5.
Cell Rep ; 23(3): 667-672, 2018 Apr 17.
Artigo em Inglês | MEDLINE | ID: mdl-29669272

RESUMO

Understanding how living cells manage high-energy metabolites such as ATP and NADPH is essential for understanding energy transformations in the biosphere. Using light as the energy input, we find that energy charge (ratio of ATP over ADP+ATP) in the cyanobacterium Synechocystis sp. PCC 6803 varies in different growth stages, with a peak upon entry into the rapid growth phase, as well as a positive correlation with light intensity. In contrast, a mutant that can no longer synthesize the main carbon storage compound glycogen showed higher energy charge. The overflow of organic acids in this mutant under nitrogen depletion could also be triggered under high light in nitrogen-replete conditions, with an energy input level dependency. These findings suggest that energy charge in cyanobacteria is tightly linked to growth and carbon partition and that energy management is of key significance for their application as photosynthetic carbon dioxide-assimilating cell factories.


Assuntos
Metabolismo Energético , Glicogênio/metabolismo , Synechocystis/metabolismo , Trifosfato de Adenosina/metabolismo , Proteínas de Bactérias/genética , Proteínas de Bactérias/metabolismo , Carbono/metabolismo , Luz , Nitrogênio/metabolismo , Synechocystis/crescimento & desenvolvimento
6.
Mol Plant Pathol ; 19(1): 143-157, 2018 01.
Artigo em Inglês | MEDLINE | ID: mdl-27798950

RESUMO

Citrus canker is a plant disease caused by Gram-negative bacteria from the genus Xanthomonas. The most virulent species is Xanthomonas citri ssp. citri (XAC), which attacks a wide range of citrus hosts. Differential proteomic analysis of the periplasm-enriched fraction was performed for XAC cells grown in pathogenicity-inducing (XAM-M) and pathogenicity-non-inducing (nutrient broth) media using two-dimensional electrophoresis combined with liquid chromatography-tandem mass spectrometry. Amongst the 40 proteins identified, transglycosylase was detected in a highly abundant spot in XAC cells grown under inducing condition. Additional up-regulated proteins related to cellular envelope metabolism included glucose-1-phosphate thymidylyltransferase, dTDP-4-dehydrorhamnose-3,5-epimerase and peptidyl-prolyl cis-trans-isomerase. Phosphoglucomutase and superoxide dismutase proteins, known to be involved in pathogenicity in other Xanthomonas species or organisms, were also detected. Western blot and quantitative real-time polymerase chain reaction analyses for transglycosylase and superoxide dismutase confirmed that these proteins were up-regulated under inducing condition, consistent with the proteomic results. Multiple spots for the 60-kDa chaperonin and glyceraldehyde-3-phosphate dehydrogenase were identified, suggesting the presence of post-translational modifications. We propose that substantial alterations in cellular envelope metabolism occur during the XAC infectious process, which are related to several aspects, from defence against reactive oxygen species to exopolysaccharide synthesis. Our results provide new candidates for virulence-related proteins, whose abundance correlates with the induction of pathogenicity and virulence genes, such as hrpD6, hrpG, hrpB7, hpa1 and hrpX. The results present new potential targets against XAC to be investigated in further functional studies.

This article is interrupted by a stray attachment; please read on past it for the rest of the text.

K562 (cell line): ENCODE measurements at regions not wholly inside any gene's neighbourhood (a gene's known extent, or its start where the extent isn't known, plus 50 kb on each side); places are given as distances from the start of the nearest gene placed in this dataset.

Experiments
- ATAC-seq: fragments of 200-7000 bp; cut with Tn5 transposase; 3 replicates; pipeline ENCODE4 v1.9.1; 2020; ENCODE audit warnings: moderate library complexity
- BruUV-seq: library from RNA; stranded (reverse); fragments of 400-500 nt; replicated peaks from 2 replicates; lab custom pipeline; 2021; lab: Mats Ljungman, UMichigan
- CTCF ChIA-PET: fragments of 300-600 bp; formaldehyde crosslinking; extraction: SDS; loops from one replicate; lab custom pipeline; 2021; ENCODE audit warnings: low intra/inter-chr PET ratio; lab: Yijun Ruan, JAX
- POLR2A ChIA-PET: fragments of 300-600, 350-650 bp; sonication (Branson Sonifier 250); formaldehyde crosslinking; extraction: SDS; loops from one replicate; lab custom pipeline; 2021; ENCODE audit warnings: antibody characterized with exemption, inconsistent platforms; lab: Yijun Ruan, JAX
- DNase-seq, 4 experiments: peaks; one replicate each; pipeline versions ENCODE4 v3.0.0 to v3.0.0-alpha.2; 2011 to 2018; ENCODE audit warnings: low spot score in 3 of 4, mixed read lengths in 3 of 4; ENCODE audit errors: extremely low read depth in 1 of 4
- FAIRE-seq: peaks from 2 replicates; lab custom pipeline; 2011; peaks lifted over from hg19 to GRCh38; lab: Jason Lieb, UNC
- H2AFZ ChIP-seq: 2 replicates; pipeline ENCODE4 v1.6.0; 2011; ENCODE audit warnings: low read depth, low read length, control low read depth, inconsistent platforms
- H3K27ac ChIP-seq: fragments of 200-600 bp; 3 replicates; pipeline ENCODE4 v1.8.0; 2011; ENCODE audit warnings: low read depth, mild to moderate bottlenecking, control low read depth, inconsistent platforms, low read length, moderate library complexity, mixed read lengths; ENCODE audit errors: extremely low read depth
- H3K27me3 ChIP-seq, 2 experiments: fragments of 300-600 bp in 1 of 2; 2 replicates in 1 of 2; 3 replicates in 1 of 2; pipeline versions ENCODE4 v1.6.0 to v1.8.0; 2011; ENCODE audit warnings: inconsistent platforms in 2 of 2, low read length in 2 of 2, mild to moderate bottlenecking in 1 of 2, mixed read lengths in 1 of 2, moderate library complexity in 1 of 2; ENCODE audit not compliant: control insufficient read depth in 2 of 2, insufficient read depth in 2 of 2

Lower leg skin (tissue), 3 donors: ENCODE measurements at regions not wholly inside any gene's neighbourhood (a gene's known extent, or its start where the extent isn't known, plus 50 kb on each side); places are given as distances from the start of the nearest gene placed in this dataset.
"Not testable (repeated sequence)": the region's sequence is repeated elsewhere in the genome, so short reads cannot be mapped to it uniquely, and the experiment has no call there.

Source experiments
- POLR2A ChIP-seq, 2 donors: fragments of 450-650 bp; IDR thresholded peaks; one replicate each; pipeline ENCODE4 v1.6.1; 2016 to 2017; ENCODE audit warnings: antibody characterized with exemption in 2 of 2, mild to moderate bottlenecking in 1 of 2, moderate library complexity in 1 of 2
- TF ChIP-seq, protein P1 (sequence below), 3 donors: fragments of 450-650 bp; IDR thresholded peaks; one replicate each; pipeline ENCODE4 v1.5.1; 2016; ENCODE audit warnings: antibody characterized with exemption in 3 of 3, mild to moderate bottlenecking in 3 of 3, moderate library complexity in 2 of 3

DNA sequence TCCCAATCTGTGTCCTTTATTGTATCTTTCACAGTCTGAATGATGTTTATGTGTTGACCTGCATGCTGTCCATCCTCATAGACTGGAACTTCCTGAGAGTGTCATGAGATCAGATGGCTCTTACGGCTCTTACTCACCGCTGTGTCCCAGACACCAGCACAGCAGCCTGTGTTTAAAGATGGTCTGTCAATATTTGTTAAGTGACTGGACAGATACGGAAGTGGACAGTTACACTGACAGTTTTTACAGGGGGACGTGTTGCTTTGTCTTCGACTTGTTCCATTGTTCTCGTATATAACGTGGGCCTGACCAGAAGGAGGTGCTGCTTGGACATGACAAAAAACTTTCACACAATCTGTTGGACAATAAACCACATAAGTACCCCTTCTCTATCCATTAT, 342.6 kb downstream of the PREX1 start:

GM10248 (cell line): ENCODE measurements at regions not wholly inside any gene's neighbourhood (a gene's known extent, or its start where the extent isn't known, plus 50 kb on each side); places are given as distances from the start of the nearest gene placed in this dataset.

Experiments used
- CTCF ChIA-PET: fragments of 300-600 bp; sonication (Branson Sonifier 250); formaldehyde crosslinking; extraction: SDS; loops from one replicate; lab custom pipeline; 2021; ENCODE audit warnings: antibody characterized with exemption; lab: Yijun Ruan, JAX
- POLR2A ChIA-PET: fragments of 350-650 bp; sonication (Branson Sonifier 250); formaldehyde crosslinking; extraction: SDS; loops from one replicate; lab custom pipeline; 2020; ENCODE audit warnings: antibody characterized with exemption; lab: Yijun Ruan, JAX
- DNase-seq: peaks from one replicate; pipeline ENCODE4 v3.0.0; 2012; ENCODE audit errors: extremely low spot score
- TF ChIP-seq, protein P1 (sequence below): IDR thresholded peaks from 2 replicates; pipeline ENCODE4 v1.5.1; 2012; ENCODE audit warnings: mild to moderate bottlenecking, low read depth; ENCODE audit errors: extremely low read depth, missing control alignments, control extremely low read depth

Assuntos
Membrana Celular/metabolismo , Proteínas Periplásmicas/metabolismo , Proteômica , Xanthomonas/metabolismo , Xanthomonas/patogenicidade , Proteínas de Bactérias/metabolismo , Eletroforese em Gel Bidimensional , Modelos Biológicos , Proteoma/metabolismo
7.